Isn't it lovely?  It's from April Cornell in case you're interested.  And I got a little more knitting done in the car, too, whew.

(Technically, this cloth is perfect for the table we took up to the cottage, but I think I will bring it home at the end of the summer because it will also be perfect on the kitchen table when the house is done.  All those blues and reds and light browns should blend in really well with the French linen tea towel window coverings, don't you think?  And the blue sofa in the adjoining room, too.)

That afternoon - it was Monday, the third day of the long weekend - we thought, meh, maybe we should just drive home tonight.  Surely the traffic won't be that bad?  (it was. )  We left late to guarantee minimal traffic (thereby guaranteeing maximum traffic) and so I lost the light early again.  But this time, I saved my e-mailing for after the light failed, and I got a little more sock onto my needles.

So I guess the answer to How Much Sock? is not a lot, when you are talking about a weekend away with friends by a lake when the weather is perfect and the pie, delicious*.  They're coming up again Saturday but this time, we're traveling by morning light.  Let's see how I do this time, shall we?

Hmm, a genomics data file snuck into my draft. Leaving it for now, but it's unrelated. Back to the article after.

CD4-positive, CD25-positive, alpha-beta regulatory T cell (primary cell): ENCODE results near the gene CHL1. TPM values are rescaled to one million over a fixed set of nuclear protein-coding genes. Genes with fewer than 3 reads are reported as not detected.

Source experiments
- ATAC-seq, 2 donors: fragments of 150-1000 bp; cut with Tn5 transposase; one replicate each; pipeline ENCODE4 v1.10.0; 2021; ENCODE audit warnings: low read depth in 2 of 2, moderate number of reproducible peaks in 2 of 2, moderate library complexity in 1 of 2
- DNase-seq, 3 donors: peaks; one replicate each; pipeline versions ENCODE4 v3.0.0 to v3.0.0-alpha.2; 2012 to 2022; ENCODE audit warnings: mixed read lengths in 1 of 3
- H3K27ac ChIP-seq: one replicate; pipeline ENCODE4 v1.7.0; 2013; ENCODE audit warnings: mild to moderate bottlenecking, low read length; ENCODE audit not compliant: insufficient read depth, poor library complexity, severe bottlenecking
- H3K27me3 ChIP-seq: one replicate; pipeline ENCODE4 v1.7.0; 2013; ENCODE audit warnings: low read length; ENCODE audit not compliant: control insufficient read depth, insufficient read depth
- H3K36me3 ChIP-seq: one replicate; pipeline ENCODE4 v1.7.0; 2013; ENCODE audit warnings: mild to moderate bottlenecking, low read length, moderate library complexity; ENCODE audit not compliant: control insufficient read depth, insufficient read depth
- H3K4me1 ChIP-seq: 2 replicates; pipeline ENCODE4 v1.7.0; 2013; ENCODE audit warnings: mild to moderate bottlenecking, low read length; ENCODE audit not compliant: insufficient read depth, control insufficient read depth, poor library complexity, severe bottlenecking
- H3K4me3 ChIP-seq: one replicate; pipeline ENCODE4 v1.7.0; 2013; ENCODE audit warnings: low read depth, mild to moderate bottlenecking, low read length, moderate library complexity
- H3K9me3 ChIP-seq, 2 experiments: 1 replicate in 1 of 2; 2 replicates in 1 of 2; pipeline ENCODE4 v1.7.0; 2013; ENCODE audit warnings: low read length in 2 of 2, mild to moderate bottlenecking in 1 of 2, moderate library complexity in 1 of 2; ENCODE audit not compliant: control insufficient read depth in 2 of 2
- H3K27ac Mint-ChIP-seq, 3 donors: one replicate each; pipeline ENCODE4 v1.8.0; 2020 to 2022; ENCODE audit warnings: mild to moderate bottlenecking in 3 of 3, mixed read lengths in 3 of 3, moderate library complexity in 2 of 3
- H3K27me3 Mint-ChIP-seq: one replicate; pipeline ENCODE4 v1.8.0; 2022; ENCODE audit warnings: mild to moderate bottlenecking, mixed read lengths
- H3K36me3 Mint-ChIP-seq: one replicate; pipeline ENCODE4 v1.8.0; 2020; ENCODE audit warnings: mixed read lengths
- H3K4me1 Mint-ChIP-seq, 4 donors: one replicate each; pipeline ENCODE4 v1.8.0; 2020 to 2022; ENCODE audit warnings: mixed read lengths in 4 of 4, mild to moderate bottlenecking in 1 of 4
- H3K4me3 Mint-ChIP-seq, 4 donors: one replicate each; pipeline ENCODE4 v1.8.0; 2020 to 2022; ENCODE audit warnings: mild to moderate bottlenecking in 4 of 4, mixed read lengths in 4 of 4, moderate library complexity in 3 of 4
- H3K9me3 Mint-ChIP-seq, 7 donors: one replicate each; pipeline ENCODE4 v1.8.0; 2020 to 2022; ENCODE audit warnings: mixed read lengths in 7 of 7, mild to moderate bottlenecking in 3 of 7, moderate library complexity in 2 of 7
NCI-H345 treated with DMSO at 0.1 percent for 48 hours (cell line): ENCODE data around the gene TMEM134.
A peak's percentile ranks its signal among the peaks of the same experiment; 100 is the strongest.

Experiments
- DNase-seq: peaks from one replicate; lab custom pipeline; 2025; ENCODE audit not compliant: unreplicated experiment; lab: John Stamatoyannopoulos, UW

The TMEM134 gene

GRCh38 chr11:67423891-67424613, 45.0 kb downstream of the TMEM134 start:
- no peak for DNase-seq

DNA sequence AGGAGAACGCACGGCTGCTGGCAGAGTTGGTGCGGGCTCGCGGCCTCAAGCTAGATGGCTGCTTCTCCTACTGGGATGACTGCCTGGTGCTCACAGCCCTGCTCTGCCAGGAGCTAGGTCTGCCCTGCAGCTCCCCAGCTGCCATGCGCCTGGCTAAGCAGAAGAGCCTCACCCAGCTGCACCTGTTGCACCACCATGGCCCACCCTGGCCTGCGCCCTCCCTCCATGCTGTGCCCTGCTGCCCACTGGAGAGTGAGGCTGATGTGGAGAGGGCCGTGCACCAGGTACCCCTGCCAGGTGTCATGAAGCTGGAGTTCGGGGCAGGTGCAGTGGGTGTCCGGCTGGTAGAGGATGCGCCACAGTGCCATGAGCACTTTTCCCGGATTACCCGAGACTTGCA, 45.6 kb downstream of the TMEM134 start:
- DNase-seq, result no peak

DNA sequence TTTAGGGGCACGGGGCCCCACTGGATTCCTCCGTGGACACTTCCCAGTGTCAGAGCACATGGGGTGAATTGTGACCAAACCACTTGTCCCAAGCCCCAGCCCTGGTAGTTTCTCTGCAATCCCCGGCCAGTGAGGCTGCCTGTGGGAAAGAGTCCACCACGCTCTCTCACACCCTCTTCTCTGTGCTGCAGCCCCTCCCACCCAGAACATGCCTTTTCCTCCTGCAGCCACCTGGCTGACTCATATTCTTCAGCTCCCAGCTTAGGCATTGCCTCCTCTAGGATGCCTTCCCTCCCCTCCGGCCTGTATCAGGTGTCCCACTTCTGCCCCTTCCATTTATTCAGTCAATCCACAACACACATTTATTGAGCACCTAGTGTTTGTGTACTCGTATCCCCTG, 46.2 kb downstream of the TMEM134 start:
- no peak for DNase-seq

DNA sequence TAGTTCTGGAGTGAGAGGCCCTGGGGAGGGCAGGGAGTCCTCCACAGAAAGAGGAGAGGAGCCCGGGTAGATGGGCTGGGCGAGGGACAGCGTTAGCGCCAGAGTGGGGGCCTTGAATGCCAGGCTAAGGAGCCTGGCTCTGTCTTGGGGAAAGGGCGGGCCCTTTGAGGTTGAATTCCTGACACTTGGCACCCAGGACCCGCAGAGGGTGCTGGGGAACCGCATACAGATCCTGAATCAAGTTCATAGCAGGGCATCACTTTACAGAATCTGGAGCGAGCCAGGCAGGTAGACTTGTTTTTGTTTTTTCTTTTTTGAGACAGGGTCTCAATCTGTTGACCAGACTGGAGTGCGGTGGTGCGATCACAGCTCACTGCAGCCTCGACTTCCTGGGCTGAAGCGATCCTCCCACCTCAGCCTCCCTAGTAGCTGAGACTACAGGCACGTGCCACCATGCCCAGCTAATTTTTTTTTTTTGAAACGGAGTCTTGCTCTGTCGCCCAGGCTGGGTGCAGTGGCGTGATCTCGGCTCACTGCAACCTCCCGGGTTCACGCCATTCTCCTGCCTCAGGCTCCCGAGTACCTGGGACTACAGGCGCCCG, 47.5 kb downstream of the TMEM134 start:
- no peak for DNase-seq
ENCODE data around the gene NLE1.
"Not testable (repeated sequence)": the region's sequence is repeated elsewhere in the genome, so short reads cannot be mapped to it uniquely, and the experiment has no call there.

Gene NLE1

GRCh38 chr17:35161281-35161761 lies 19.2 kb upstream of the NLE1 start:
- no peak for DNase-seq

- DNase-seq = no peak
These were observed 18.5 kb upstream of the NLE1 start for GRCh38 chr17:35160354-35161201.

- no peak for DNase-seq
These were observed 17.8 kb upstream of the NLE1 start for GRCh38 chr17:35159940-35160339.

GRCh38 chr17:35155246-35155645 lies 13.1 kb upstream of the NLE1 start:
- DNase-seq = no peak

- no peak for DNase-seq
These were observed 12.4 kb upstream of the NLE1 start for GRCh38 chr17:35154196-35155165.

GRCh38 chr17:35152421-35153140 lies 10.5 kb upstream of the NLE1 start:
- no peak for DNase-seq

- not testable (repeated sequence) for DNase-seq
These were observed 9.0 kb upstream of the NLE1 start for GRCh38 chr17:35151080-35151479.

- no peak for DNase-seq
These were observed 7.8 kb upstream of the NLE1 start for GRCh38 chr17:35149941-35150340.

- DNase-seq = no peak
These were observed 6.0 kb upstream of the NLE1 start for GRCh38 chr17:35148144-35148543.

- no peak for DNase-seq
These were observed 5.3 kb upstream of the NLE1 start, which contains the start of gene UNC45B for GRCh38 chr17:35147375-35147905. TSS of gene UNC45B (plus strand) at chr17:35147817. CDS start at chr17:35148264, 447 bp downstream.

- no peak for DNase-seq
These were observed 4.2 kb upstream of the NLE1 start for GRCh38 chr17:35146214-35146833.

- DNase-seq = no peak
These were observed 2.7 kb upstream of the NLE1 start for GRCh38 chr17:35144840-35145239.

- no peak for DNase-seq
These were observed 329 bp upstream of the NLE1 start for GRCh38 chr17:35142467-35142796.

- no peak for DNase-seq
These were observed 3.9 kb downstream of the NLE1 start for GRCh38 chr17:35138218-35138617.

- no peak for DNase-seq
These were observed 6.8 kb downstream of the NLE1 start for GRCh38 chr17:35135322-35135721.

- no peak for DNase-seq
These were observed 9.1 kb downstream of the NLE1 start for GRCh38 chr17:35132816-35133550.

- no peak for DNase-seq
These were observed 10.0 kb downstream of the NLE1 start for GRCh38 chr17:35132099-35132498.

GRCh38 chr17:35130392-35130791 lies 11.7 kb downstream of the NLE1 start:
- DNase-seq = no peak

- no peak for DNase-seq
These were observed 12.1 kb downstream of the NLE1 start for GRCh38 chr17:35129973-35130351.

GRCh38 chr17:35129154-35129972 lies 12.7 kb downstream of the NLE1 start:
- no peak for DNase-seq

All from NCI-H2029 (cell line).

* Last year, we discovered the delicious raspberry pies at Trudy's, where we turn off the highway for the last leg of the cottage drive.  But this year we noticed they sell raspberry pies at Dooher's in Campbellford too, so we did a taste test of both and all four of us agreed that while the runny, gentle raspberry of Trudy's pie is amazing, the darker, sharper flavour of Dooher's approach, not to mention the amazing pie crust, is just enough better to make it the first choice.  So we will be leaving Toronto very, very early on Saturday to make sure we score one for the Saturday night euchre game!